Vitaly Shlykov

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Vitaly Shlykov
Виталий Шлыков
Vitaly Shlykov

4 February 1934
Died19 November 2011
Burial placeTroyekurovsky Cemetery
Spying career
AllegianceSoviet Union Soviet Union
Russia Russian Federation
 Nikolaev Vasilyevich

Vitaly Shlykov (Russian: Виталий Васильевич Шлыков; 1934–2011) was a spymaster in the GRU, Russian deputy minister of defence and founder of the influential Council for Foreign and Defence Policy.

Spying career[edit]

Shlykov was arrested in Switzerland in January 1983 following his betrayal by Dieter Gerhardt under U.S. Central Intelligence Agency interrogation. Gerhardt was a South African national who spied for the Soviet Union for 20 years before his position was compromised by the Farewell Dossier. Shlykov was arrested when he travelled to Zurich under the false name Nikolaev Mikhail Vasilyevich to meet with Gerhardt's wife, Ruth, who acted as a courier. Despite not disclosing his real name or any other details to Swiss authorities, he was jailed for three years for spying for the Soviet Union.

After his release from prison in 1986, he started the Council for Foreign and Defence Policy, an influential think tank that provides advice to the Kremlin on security issues.[2]

He later rose to the position of deputy minister of defence in the Russian Federation under Boris Yeltsin.

Analysis of the demise of the Soviet Union[edit]

Shlykov argued with his superiors that the Soviet Union was basing its military and economic policies on faulty assumptions, inherited from the Joseph Stalin era.

Namely, he posited that the Soviet war plans were based on the assumption that the upcoming military conflict between the USSR and NATO would strategically and technologically resemble World War II.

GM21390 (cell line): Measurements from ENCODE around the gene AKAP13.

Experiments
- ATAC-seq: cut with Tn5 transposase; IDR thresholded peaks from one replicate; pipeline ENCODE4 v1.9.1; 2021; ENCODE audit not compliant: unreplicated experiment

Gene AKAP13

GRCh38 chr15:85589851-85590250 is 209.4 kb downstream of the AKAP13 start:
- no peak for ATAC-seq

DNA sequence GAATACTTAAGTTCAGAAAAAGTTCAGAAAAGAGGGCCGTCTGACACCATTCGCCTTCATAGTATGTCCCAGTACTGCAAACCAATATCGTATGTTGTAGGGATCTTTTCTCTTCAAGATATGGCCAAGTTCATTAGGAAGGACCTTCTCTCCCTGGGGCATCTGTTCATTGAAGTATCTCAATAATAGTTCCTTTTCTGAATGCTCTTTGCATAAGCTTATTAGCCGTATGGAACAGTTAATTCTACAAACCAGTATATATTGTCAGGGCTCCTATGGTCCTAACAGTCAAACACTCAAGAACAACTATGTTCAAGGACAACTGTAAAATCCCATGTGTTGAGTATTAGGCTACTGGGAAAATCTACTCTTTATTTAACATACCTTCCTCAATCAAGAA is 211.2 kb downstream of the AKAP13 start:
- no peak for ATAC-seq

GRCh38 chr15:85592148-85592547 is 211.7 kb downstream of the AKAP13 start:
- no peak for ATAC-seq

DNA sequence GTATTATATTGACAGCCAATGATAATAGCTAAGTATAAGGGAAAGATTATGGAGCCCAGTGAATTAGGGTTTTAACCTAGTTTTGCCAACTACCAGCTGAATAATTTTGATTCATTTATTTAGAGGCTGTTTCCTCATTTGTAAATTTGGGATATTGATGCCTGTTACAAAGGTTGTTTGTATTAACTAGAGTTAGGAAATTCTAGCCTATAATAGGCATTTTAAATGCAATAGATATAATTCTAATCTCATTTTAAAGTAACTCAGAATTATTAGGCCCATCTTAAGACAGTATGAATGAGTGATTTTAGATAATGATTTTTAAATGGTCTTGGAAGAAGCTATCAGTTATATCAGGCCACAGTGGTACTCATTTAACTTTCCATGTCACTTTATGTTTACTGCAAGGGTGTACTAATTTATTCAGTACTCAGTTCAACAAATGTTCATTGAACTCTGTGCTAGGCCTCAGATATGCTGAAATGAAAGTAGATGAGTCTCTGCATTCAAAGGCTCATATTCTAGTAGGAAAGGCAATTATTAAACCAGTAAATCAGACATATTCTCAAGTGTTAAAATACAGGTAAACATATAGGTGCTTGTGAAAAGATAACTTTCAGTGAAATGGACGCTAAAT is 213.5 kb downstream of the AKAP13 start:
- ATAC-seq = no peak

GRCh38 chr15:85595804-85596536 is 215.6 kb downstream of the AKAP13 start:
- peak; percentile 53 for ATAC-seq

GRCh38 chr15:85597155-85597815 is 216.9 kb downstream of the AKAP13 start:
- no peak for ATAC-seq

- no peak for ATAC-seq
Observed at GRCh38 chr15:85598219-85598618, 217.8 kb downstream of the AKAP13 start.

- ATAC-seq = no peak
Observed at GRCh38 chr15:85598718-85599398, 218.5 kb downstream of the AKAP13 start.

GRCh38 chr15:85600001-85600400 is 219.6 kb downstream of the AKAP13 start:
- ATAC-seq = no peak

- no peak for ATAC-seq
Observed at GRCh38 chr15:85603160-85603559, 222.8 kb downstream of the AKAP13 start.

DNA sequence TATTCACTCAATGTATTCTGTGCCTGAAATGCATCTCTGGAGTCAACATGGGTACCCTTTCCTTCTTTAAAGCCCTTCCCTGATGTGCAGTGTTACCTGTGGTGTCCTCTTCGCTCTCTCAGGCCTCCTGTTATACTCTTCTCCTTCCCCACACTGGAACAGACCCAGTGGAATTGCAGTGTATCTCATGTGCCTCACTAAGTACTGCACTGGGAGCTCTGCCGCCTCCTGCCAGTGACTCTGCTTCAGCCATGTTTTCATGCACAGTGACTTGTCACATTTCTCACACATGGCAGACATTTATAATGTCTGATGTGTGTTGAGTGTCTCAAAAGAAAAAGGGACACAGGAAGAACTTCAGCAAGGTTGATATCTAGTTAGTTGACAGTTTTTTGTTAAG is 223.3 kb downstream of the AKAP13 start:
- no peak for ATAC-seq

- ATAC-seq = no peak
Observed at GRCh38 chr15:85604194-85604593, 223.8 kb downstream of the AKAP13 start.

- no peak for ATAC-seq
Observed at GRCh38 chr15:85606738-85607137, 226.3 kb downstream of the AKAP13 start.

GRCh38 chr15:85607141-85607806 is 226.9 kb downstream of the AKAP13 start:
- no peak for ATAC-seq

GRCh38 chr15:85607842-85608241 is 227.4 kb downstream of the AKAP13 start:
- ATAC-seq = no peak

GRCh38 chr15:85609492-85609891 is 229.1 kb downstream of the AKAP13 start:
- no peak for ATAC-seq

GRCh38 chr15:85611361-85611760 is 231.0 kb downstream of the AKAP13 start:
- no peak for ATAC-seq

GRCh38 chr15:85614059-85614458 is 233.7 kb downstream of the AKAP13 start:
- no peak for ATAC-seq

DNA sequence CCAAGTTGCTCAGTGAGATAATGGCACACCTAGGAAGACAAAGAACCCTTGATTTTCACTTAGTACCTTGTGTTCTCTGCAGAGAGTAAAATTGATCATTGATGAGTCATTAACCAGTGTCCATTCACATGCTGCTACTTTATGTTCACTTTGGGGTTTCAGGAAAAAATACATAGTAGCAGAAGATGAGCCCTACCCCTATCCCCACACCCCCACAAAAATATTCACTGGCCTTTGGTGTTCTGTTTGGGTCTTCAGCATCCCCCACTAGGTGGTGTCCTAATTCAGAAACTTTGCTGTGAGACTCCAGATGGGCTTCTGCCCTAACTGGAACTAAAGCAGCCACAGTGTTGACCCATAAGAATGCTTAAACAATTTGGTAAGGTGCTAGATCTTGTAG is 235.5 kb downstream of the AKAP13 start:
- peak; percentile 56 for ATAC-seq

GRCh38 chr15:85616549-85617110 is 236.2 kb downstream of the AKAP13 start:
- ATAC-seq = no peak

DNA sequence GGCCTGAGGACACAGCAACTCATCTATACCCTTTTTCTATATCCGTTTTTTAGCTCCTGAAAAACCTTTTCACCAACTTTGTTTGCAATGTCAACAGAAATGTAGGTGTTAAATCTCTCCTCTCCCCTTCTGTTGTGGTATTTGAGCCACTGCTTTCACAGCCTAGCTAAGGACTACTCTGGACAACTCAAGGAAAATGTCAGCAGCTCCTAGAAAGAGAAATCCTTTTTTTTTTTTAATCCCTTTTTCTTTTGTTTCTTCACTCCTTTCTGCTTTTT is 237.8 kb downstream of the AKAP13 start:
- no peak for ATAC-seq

To prepare for this contingency, it was planned to mobilize between 4 and 8 millions of soldiers and to continuously supply them with enormous quantities of material: tanks, cannon, planes etc., since it was expected that the materiel (and the soldiers) would be constantly attributed at a high rate.

Therefore, most industrial plants in the USSR were required to set aside significant production capacities during peacetime, in order to "mobilize" them when war broke out and to produce the requisite enormous quantities of war materiel. This had the effect of severely undermining the Soviet economy.

Shlykov argued that the assumption that World War III would resemble World War II was wrong and that the above-described approach was ruining the Soviet economy without actually preparing it for possible future conflicts. He pointed out that the Western powers opted out of the World War II-era approach and were actively developing "smart" weapons in order to counter the Soviet preponderance in manpower and classical materiel.

For his efforts he was summarily dismissed from the Soviet Army. He later published his arguments after the fall of the Soviet Union in the open press.

Further reading[edit]

  • Панкин, Алексей Борисович (05/12/2012). "Наш разведчик-нелегал пытался спасти СССР, но ему Гайдар помешал". Pravda. Check date values in: |date= (help)
  • Mlechin, Leonard (24 Apr 2006). "Our Man in a Swiss Prison". Retrieved 4 Jan 2013.
  • Рыковцева, Елена (2 May 2006). "What Occupied the Russian Secret Services Abroad". Retrieved 4 Jan 2013.



External links[edit]